SAN FRANCISCO -- Elon Musk’s declarations that Tesla Inc. was done losing money and needing to raise more cash turned out to be premature.
The CEO is reopening the door to seeking capital for the maker of the electric Model 3 sedan after posting a bigger-than-expected loss for the first quarter. A record drop in deliveries, combined with the company’s largest-ever debt payment, depleted cash to the lowest level in three years.
Tesla shares fell 2.1 percent in early trading to $253.28 in New York.
Musk, 47, assured investors that higher deliveries and cost cuts will help Tesla post a narrower loss in the second quarter and return to profitability the following three months. But he also went a step further than his hint earlier this week that Tesla may seek more funds as he embarks on a hugely ambitious pursuit to unleash fully autonomous robotaxis in a shared service next year.
“There is merit to the idea of raising capital at this point,” Musk said on an earnings call Wednesday. “It is very important as the company scales to make sure we are on a solid foundation and that we have the appropriate financial discipline across the company and that we are spending money very efficiently. At this point, I think we are doing that.”
Tesla reported an adjusted loss of $494 million, or $2.90 a share, for the first quarter, missing analysts’ average estimate for a $1.30 deficit. The net loss during the quarter was $702 million.
More expenses than cash
The company is planning as much as $2.5 billion in capital expenditures this year as it develops new vehicles including the Model Y crossover and Semi truck. That’s more than the $2.2 billion in cash and equivalents that were on the balance sheet at the end of March.
“$2.2 billion in cash is a lot of money, but not when you’re making the kinds of investments Tesla is making,” Rebecca Lindland, a longtime auto-industry analyst and founder of the car-review website RebeccaDrives.com, said on Bloomberg Television. “I’m definitely concerned about some of their projections.”
In addition to operating cash flow worsening relative to the previous quarter, a February debt payment -- the company’s largest ever -- drained $920 million from its coffers. The company has another $566 million of convertible bonds coming due in November.
The halving of a federal tax incentive for Tesla purchases starting in January dragged on U.S. demand in the quarter, and Tesla struggled to offset that drop by starting deliveries of the Model 3 in Europe and China.
Also putting a damper on results were were frequent price changes and a botched retail strategy shift that stoked confusion among employees and customers. Musk announced Feb. 28 that in order to offer a long-promised $35,000 version of the Model 3, Tesla was shifting all ordering online and closing down most of its stores. The company backtracked just 10 days later, saying it would only shut roughly half as many locations as planned.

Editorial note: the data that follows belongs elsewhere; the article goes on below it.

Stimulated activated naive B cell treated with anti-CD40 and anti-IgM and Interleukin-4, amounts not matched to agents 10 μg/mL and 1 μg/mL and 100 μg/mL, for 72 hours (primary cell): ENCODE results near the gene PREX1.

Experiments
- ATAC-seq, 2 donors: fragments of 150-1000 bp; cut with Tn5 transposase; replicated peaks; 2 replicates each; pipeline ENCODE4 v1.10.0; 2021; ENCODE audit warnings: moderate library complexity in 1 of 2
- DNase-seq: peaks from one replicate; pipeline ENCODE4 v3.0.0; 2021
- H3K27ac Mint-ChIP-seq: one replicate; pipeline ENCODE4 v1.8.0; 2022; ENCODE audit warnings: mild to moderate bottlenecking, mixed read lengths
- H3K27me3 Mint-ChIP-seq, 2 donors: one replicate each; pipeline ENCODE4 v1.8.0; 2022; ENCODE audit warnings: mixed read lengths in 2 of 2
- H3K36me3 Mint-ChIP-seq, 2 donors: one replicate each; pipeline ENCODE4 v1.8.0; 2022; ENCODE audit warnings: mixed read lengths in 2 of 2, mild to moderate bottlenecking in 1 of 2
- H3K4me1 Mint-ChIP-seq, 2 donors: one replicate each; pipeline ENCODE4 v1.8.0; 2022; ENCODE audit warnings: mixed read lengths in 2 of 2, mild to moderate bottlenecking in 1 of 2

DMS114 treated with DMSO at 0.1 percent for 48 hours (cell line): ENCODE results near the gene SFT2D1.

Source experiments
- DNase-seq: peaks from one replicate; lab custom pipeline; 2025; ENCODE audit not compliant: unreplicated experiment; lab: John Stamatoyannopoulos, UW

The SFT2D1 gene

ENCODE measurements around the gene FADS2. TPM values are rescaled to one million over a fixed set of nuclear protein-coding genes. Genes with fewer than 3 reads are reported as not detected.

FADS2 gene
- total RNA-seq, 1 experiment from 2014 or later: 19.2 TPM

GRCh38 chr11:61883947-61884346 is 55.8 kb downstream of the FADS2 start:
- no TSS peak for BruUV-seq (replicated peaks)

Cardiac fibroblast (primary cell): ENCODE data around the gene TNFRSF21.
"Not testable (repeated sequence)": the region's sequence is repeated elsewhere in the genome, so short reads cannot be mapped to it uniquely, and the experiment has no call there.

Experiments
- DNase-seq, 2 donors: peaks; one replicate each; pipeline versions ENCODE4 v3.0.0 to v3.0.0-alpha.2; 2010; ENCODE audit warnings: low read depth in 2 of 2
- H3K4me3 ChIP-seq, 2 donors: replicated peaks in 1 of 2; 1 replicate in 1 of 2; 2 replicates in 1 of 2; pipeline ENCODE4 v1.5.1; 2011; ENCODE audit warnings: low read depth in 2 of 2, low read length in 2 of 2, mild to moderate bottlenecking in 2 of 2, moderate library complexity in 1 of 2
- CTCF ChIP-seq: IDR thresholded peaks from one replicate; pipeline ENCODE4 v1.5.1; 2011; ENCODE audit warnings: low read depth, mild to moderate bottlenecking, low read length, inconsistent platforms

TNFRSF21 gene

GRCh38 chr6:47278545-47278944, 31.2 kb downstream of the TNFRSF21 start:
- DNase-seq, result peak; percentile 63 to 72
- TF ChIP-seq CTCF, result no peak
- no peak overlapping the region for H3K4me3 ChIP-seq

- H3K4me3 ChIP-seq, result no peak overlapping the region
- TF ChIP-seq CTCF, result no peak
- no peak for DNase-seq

Many Tesla stores in high-end malls and shopping centers have long-term lease obligations that totaled $1.6 billion at the end of 2018.
“We will certainly continue to have stores and we will continue to add stores, provided they are in locations where there is high foot traffic,” Musk said Wednesday. “But we will close stores in locations where they’re incredibly hard to find where foot traffic of potential buyers is very low.”
Tesla finished the quarter with $768 million in customer deposits, a dip from $793 million at the end of last year, despite the unveiling of the Model Y in March. When asked about the state of orders for the vehicle the company expects to produce next year, Musk declined to comment on the “granularity of deposits.”
During Musk’s deep dive on Monday into the technology behind Tesla’s Autopilot system and its plans for a fully autonomous robotaxi, the CEO reset expectations for future cash flow. Whereas the company had said in the past that it expected to be positive in every quarter beyond the first three months of this year, Musk said the goal is now to be “neutral” while Tesla is building up a fleet of self-driving vehicles.
When asked by an analyst Monday how much the autonomous endeavor is costing Tesla, Musk replied: “It’s basically our entire expense structure.”
On Wednesday, Tesla re-affirmed a forecast that it will deliver 360,000 to 400,000 cars in 2019. The company delivered about 63,000 vehicles in the first quarter, so it’ll need to average handing over roughly 100,000 cars to customers in each of the next three quarters to reach the low end of its guidance.
Musk’s comments on Tesla’s cash position were a far cry from a year ago, when he interrupted an analyst who told him many investors were in favor of the company raising capital when it didn’t need to.
“I disagree,” Musk said in May 2018. When asked whether he might want to raise cash, he replied: “No. I specifically don’t want to.”
Automotive News contributed to this report.